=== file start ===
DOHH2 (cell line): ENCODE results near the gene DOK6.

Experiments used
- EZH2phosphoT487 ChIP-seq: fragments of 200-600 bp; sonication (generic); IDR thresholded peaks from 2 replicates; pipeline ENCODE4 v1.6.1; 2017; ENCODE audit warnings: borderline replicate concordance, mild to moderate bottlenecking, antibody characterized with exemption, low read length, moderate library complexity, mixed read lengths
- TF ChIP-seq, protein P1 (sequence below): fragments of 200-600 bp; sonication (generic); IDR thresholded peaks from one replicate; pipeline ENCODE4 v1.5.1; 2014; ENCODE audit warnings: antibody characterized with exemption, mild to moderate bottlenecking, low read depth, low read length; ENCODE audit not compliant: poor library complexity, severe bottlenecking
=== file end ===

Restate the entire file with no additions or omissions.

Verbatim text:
DOHH2 (cell line): ENCODE results near the gene DOK6.

Experiments used
- EZH2phosphoT487 ChIP-seq: fragments of 200-600 bp; sonication (generic); IDR thresholded peaks from 2 replicates; pipeline ENCODE4 v1.6.1; 2017; ENCODE audit warnings: borderline replicate concordance, mild to moderate bottlenecking, antibody characterized with exemption, low read length, moderate library complexity, mixed read lengths
- TF ChIP-seq, protein P1 (sequence below): fragments of 200-600 bp; sonication (generic); IDR thresholded peaks from one replicate; pipeline ENCODE4 v1.5.1; 2014; ENCODE audit warnings: antibody characterized with exemption, mild to moderate bottlenecking, low read depth, low read length; ENCODE audit not compliant: poor library complexity, severe bottlenecking